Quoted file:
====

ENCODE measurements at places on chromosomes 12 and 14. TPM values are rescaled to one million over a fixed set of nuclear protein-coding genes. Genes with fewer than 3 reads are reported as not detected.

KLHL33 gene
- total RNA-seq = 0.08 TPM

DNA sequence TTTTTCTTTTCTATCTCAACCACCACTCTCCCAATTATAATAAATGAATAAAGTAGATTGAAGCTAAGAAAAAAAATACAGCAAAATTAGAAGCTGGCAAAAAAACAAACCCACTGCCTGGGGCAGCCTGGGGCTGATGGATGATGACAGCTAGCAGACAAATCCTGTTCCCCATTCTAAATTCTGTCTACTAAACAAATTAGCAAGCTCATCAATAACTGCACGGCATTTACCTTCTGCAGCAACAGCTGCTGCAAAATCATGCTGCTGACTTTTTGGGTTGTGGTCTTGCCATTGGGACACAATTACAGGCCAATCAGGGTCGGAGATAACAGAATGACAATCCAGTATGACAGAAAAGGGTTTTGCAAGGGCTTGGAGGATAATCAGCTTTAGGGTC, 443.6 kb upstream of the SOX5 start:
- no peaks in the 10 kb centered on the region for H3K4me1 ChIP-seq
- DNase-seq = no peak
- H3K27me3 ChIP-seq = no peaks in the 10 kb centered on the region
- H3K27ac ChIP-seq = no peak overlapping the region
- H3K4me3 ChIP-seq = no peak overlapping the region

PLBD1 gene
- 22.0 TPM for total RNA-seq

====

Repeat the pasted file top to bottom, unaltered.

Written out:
ENCODE measurements at places on chromosomes 12 and 14. TPM values are rescaled to one million over a fixed set of nuclear protein-coding genes. Genes with fewer than 3 reads are reported as not detected.

KLHL33 gene
- total RNA-seq = 0.08 TPM

DNA sequence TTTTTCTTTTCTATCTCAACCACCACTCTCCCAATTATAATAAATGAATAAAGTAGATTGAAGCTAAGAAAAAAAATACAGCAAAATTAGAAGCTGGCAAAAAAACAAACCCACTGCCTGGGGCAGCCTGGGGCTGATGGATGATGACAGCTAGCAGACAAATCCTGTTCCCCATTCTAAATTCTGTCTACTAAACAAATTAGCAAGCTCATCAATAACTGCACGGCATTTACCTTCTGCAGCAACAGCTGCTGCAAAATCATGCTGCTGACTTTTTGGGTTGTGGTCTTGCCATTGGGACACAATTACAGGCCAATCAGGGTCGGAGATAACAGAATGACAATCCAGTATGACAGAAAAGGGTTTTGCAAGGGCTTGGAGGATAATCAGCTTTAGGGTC, 443.6 kb upstream of the SOX5 start:
- no peaks in the 10 kb centered on the region for H3K4me1 ChIP-seq
- DNase-seq = no peak
- H3K27me3 ChIP-seq = no peaks in the 10 kb centered on the region
- H3K27ac ChIP-seq = no peak overlapping the region
- H3K4me3 ChIP-seq = no peak overlapping the region

PLBD1 gene
- 22.0 TPM for total RNA-seq